Single-episode anesthetic exposure is the most prevalent surgery-related incidence among young children in the United States. Although numerous studies have used animals to model the effects of neonatal anesthetics on behavioral changes later on in life, our understanding of the functional consequences to the developing brain in a comprehensive and clinically relevant manner is unclear.


The volatile anesthetic, sevoflurane (sevo) was administered to C57BL6 postnatal day 7 (P7) mice in a 40% oxygen and 60% nitrogen gas mixture. In order to examine the effects of sevo alone on the developing brain in a clinically relevant manner, mice were exposed to an average of 2.38 ± 0.11% sevo for 2 h. No sevo (control) mice were treated in an identical manner without sevo exposure. Mice were examined for cognition and neuropsychiatric-like behavioral changes at 1–5 months of age.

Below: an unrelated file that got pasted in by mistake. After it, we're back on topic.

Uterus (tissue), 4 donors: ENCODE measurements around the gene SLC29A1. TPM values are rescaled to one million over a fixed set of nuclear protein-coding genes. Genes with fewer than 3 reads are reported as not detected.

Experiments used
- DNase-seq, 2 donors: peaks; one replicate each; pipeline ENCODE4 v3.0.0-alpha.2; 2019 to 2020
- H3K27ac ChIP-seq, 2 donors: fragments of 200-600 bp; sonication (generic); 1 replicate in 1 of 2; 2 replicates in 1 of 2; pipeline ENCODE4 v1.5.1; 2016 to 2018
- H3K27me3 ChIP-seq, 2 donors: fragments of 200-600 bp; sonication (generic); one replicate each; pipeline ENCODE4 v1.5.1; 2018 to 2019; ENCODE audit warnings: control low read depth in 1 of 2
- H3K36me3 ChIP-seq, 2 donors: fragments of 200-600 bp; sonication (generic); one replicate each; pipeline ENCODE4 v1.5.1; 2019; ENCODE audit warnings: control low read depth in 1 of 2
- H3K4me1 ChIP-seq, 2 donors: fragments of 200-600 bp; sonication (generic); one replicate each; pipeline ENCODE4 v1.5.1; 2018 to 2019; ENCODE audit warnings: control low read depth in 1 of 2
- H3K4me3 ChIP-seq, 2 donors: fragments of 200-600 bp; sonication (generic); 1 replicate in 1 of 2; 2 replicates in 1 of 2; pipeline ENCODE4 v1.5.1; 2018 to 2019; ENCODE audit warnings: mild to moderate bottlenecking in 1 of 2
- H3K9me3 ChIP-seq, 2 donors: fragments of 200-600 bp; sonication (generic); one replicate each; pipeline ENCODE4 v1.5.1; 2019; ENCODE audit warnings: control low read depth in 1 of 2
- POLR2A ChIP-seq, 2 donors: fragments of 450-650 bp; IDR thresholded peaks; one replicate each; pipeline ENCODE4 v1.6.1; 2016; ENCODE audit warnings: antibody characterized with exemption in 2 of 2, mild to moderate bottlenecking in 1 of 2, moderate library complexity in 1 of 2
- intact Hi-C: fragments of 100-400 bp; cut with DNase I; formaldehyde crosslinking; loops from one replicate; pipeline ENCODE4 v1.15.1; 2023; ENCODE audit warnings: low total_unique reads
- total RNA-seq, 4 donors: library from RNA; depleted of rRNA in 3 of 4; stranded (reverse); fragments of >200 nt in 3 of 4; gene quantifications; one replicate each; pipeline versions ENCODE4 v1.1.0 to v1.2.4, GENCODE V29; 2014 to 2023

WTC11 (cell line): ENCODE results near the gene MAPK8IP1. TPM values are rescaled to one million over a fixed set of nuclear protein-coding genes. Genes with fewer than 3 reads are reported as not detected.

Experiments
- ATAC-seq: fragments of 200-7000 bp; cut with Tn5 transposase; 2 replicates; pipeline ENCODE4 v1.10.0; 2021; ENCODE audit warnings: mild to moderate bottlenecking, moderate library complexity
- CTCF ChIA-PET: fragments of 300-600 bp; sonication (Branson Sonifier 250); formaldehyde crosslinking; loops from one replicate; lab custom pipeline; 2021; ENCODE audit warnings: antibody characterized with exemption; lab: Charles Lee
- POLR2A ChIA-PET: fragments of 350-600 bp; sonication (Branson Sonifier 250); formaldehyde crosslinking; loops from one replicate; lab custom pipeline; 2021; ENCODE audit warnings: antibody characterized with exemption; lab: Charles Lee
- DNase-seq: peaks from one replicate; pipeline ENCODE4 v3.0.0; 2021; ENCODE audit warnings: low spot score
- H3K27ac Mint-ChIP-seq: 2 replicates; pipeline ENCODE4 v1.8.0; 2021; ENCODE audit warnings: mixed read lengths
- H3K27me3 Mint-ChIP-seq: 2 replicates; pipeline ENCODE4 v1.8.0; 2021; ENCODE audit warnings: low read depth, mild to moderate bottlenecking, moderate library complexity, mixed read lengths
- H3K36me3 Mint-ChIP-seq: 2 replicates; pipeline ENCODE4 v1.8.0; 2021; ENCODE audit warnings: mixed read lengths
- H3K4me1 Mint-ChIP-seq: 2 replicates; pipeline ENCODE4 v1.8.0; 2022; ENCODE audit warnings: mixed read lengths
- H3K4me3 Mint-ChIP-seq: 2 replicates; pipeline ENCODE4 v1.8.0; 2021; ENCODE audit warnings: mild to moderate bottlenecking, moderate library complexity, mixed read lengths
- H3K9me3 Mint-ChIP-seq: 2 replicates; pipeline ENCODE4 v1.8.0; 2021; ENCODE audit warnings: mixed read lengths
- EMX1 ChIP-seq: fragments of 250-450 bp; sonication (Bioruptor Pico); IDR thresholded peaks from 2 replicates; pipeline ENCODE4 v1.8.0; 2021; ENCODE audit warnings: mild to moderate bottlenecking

Using the active place avoidance (APA) test and the novel object recognition (NOR) test, we demonstrated that P7 sevo-treated mice showed a deficit in learning and memory both during periadolescence and adulthood. We then employed a battery of neuropsychiatric-like behavioral tests to examine social interaction, communication, and repetitive behavior. Interestingly, compared to the no-sevo–treated group, sevo-treated mice showed significant reductions in the time interacting with a novel mouse (push–crawl and following), time and interaction in a chamber with a novel mouse, and time sniffing a novel social odor.


Our study established that single-episode, 2-h sevo treatment during early life impairs cognition later on in life. With this approach, we also observed neuropsychiatric-like behavior changes such as social interaction deficits in the sevo-treated mice. This study elucidated the effects of a clinically relevant single-episode sevo application, given during the neonatal period, on neurodevelopmental behavioral changes later on in life.